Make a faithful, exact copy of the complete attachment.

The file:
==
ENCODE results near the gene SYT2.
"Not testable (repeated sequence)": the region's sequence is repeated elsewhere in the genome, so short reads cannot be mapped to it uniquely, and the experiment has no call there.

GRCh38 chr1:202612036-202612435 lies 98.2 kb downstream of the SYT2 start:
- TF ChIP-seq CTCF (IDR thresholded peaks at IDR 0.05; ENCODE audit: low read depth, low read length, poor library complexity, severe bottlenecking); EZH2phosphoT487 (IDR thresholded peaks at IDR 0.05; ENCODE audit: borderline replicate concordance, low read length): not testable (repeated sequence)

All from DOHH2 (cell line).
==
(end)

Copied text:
ENCODE results near the gene SYT2.
"Not testable (repeated sequence)": the region's sequence is repeated elsewhere in the genome, so short reads cannot be mapped to it uniquely, and the experiment has no call there.

GRCh38 chr1:202612036-202612435 lies 98.2 kb downstream of the SYT2 start:
- TF ChIP-seq CTCF (IDR thresholded peaks at IDR 0.05; ENCODE audit: low read depth, low read length, poor library complexity, severe bottlenecking); EZH2phosphoT487 (IDR thresholded peaks at IDR 0.05; ENCODE audit: borderline replicate concordance, low read length): not testable (repeated sequence)

All from DOHH2 (cell line).